“He’s No. 1, and to put it into perspective, No. 2 is Adrian Peterson,” Farrell said. “When it comes to rarity and the simple word of being a ‘freak’ at his position, Clowney is the guy. I’ve seen all the No. 1s and all the five stars, and Clowney is the guy that I just could not believe what I was seeing on film. And then when I saw him in person, I was like, ‘OK, somebody is telling this guy the snap count. I don’t know how he gets off the ball that fast.’ I saw him play end. I saw him play defensive tackle. I saw him draw five holding calls in the Shrine Bowl. You just couldn’t stop him. Unless you’ve really seen him, nobody understands how amazing that guy is.”
Farrell said one play on Clowney’s high school film “where he runs somebody down 40 yards” is “just the most amazing thing I’ve ever seen.”
While Clowney’s speed impressed Farrell, he said, “People don’t understand how strong he is. He was just absolutely destroying people who were the same size as him or even bigger.”
By the time Clowney’s high school career was over, Farrell recalled thinking, “There’s no level of competition this guy is going to struggle at.”
Here now, the full accounting of Spurrier’s offensive line recruiting. The list, which uses Rivals’ rankings and position listings, only includes recruits who signed as offensive linemen. So Terrence Campbell, who signed in 2006 as a defensive end and turned out to be a productive offensive guard, is not included on this list …
Na’Ty Rodgers – No. 15 tackle, No. 6 in Maryland, No. 181 nationally
D.J. Park – No. 19 tackle, No. 4 in South Carolina, No. 220 nationally
Bryce King – No. 3 center, No. 5 in South Carolina
Alan Knott – No. 53 tackle, No. 65 in Georgia
J.P. Vonashek – No. 54 tackle, No. 61 in Georgia
Joe Harris – No. 13 guard … didn’t academically qualify
Cody Waldrop – No. 16 guard, No. 45 in Florida … redshirted, will compete for starting center spot in spring
Clayton Stadnik – No. 18 center … redshirted
Brock Stadnik – No. 36 tackle, No. 10 in North Carolina … redshirted
Mason Zandi – unrated tackle … redshirted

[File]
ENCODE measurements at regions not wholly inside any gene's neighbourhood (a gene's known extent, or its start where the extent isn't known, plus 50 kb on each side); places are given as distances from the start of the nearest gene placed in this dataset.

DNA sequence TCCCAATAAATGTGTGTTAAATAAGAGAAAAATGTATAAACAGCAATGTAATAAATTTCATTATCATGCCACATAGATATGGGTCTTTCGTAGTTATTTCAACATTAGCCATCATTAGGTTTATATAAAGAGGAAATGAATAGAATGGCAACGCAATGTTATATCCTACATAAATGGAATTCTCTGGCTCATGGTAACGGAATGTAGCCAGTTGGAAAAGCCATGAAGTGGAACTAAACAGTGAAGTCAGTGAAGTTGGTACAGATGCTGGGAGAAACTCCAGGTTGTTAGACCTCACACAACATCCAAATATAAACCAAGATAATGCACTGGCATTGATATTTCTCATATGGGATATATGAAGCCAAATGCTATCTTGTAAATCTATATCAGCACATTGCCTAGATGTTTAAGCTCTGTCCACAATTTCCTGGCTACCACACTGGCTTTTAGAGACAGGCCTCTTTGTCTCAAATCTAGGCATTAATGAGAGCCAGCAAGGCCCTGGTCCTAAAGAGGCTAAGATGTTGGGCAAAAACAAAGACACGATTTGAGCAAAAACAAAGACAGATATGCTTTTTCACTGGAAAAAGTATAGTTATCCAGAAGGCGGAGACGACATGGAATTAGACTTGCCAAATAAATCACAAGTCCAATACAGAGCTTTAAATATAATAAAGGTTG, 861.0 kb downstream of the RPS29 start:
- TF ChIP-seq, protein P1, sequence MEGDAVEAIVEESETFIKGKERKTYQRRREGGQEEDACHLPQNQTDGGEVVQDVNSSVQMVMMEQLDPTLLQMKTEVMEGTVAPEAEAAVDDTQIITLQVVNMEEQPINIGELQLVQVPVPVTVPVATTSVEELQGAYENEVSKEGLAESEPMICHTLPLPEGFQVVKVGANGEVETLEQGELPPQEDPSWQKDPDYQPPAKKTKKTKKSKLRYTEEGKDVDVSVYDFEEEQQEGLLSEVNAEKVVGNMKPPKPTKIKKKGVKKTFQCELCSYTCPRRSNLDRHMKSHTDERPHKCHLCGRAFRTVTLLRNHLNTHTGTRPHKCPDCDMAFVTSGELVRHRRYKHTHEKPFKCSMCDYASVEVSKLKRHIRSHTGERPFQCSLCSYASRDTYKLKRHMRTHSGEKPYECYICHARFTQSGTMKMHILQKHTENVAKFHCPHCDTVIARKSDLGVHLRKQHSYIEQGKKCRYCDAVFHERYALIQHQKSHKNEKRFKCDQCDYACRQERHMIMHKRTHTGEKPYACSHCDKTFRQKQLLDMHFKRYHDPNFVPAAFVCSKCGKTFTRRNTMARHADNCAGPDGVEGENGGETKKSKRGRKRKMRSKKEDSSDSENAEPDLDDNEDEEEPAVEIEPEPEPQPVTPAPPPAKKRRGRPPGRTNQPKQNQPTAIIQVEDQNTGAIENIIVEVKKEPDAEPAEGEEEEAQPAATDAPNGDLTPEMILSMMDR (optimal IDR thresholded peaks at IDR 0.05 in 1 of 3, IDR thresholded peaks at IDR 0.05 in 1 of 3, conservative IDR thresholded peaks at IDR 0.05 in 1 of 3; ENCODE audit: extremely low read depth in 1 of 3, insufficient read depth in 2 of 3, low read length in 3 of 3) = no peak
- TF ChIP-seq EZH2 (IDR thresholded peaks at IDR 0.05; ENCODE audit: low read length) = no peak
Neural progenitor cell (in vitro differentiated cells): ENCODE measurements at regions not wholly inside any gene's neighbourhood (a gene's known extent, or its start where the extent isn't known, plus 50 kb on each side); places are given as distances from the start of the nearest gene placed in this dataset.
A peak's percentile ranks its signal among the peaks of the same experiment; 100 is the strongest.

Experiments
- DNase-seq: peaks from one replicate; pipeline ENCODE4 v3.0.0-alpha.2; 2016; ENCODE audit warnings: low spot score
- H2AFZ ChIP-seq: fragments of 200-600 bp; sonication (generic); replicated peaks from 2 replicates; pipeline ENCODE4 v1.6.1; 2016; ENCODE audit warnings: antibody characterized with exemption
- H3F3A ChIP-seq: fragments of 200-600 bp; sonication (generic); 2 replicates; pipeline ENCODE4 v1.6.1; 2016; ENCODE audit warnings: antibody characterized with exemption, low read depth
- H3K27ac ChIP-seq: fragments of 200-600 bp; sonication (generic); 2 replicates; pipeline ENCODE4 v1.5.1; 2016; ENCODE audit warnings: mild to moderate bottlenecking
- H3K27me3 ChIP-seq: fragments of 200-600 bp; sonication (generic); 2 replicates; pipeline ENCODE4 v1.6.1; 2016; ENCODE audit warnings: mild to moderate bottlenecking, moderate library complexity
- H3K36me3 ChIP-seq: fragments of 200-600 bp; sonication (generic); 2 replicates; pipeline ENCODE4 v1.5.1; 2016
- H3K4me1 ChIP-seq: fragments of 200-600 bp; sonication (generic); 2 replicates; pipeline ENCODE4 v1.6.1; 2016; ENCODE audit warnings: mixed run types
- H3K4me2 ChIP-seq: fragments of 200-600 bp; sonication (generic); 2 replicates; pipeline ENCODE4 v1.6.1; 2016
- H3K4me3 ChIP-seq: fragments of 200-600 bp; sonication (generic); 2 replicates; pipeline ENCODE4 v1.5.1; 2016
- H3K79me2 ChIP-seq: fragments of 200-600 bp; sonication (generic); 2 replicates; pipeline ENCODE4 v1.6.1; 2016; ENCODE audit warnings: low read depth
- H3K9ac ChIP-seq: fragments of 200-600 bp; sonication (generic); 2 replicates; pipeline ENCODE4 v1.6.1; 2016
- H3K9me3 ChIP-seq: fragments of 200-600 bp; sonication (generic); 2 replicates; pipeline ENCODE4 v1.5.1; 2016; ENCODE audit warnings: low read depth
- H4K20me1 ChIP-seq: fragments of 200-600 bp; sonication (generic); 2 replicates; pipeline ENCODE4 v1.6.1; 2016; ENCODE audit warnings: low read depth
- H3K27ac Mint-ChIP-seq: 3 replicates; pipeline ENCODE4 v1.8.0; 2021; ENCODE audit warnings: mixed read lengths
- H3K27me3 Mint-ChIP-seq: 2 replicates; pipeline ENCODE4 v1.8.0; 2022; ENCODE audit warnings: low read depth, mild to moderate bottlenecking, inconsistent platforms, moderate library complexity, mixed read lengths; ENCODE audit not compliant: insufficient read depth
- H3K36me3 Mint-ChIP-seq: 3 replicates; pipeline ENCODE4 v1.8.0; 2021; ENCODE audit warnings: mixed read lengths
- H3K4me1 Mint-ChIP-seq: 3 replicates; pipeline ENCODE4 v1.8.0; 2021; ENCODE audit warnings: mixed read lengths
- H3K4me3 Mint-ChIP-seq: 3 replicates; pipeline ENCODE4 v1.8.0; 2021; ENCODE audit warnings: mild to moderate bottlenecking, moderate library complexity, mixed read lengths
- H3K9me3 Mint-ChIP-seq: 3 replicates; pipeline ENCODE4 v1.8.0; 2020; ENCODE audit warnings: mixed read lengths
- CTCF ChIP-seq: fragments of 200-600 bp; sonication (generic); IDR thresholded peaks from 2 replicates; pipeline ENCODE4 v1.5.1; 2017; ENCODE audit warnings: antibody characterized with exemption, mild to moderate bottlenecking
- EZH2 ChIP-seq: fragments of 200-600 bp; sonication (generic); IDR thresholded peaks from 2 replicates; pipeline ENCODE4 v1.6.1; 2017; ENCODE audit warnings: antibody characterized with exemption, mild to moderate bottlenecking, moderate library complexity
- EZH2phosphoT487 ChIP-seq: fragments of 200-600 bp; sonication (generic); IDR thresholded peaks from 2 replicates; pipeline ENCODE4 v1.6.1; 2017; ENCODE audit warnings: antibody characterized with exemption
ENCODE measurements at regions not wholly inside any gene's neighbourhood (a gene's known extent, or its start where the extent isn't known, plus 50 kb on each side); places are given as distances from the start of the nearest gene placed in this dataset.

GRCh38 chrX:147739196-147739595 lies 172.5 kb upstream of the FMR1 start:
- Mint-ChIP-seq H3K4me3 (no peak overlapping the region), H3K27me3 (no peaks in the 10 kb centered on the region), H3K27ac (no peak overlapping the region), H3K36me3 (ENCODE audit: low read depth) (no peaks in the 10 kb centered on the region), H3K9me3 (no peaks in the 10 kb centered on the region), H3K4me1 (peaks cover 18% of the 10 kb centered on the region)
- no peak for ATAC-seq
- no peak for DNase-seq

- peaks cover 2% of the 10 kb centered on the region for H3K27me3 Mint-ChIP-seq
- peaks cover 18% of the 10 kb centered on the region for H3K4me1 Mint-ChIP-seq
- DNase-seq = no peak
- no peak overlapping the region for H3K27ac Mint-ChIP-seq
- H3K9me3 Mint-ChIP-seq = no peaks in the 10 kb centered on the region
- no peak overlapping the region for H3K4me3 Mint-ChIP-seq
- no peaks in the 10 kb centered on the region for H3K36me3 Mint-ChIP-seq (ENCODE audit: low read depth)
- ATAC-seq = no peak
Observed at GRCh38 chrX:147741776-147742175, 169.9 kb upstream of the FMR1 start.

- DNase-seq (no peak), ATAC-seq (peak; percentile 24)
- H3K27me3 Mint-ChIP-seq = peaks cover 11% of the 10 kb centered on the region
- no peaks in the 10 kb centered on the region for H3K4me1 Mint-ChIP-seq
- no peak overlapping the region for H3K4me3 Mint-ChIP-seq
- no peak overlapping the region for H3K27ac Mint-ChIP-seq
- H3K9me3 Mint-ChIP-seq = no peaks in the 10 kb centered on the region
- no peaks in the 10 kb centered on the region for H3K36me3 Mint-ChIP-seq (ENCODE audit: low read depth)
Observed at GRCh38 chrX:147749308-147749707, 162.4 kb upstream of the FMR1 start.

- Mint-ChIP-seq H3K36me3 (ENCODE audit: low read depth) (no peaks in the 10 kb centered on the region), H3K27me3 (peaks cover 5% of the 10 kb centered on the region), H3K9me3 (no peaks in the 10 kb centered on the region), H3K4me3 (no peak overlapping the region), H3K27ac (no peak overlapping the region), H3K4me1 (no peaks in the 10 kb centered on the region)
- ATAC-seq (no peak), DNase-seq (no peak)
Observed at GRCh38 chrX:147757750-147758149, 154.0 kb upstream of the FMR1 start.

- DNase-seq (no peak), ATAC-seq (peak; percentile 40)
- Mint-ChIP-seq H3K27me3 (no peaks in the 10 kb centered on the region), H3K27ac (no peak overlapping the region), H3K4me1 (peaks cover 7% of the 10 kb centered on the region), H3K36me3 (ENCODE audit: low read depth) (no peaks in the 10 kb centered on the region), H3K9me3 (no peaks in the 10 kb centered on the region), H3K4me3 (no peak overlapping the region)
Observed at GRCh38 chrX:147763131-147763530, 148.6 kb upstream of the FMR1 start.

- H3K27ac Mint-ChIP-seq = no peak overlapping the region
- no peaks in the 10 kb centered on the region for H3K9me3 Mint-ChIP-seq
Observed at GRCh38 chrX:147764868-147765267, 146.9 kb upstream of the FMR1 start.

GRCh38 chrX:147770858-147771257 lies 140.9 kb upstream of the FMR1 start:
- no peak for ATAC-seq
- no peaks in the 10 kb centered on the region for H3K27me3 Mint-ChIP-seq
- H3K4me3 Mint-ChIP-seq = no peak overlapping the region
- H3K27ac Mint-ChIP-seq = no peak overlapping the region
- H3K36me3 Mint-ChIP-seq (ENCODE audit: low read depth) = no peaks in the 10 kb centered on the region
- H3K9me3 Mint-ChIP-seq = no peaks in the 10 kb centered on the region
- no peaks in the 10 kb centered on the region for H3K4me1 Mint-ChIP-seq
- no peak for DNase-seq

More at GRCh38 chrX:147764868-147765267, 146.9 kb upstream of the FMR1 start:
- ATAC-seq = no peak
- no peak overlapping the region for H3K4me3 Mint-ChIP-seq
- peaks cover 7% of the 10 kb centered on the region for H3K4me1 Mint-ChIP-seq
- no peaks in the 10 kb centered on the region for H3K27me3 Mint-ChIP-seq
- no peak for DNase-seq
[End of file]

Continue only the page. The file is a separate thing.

Brandon Shell – No. 4 tackle, No. 2 in South Carolina, No. 66 nationally … current starting right tackle
Mike Matulis – No. 33 tackle, No. 65 in Florida … has started, dealt with shoulder injuries
Kyle Harris – No. 37 guard, No. 52 in Georgia … transferred after last season
Quincy McKinney – No. 61 tackle, No. 62 in Georgia … didn’t academically qualify
Will Sport – unrated tackle … backup
Kaleb Broome – unrated tackle … backup
A.J. Cann – No. 2 center, No. 9 in South Carolina, No. 182 nationally … current starting left guard
Tramell Williams – No. 9 center, No. 58 in Florida … never played, transferred
Du’Von Millsap – No. 40 guard, No. 72 in Georgia … didn’t academically qualify
Corey Robinson – No. 52 tackle … current starting left tackle, after Matulis’ injury
Cody Gibson – No. 64 tackle … has started
Ronald Patrick – unrated guard … current starting right guard
Nick Allison – No. 46 guard, No. 18 in North Carolina … quit team after 2009 season
Rokevious Watkins – unrated guard … started at guard and tackle in 2010 and 2011 after transferring from junior college
Steven Singleton – unrated guard … career backup
T.J. Johnson – No. 13 center, No. 17 in South Carolina … three-year starter at center
Elliot Williams – No. 70 tackle … didn’t academically qualify
Quintin Richardson – No. 8 tackle, No. 5 in South Carolina, No. 99 nationally … started five games as a third-year sophomore in 2009 before transferring to Hampton
Clifton Geathers – No. 25 tackle, No. 4 in Georgia … played defensive end, started as a junior in 2009, then turned pro and was a sixth-round pick
Kyle Nunn – No. 62 tackle, No. 18 in South Carolina … started at tackle for most of 2009 and 2010 before injuries limited him as a senior in 2011
Garrett Anderson – No. 8 guard, No. 3 in South Carolina … started for most of his career, finishing up at center
Kevin Young – No. 20 tackle, No. 45 in Florida … career backup, plagued by injuries
Hutch Eckerson – No. 21 tackle, No. 9 in North Carolina … started at right tackle for most of his final two seasons
Seaver Brown – No. 39 guard, No. 71 in Florida … started six games as a redshirt freshman, then became a backup and wasn’t on team as a fifth-year senior
Heath Batchelor – No. 41 tackle … started sparingly but left team in middle of 2009 season
Pierre Andrews – unrated guard … career backup
Clarence Bailey – unrated tackle … didn’t academically qualify
Ryan Broadhead – unrated guard … career backup
No recruits signed who were listed by Rivals as offensive linemen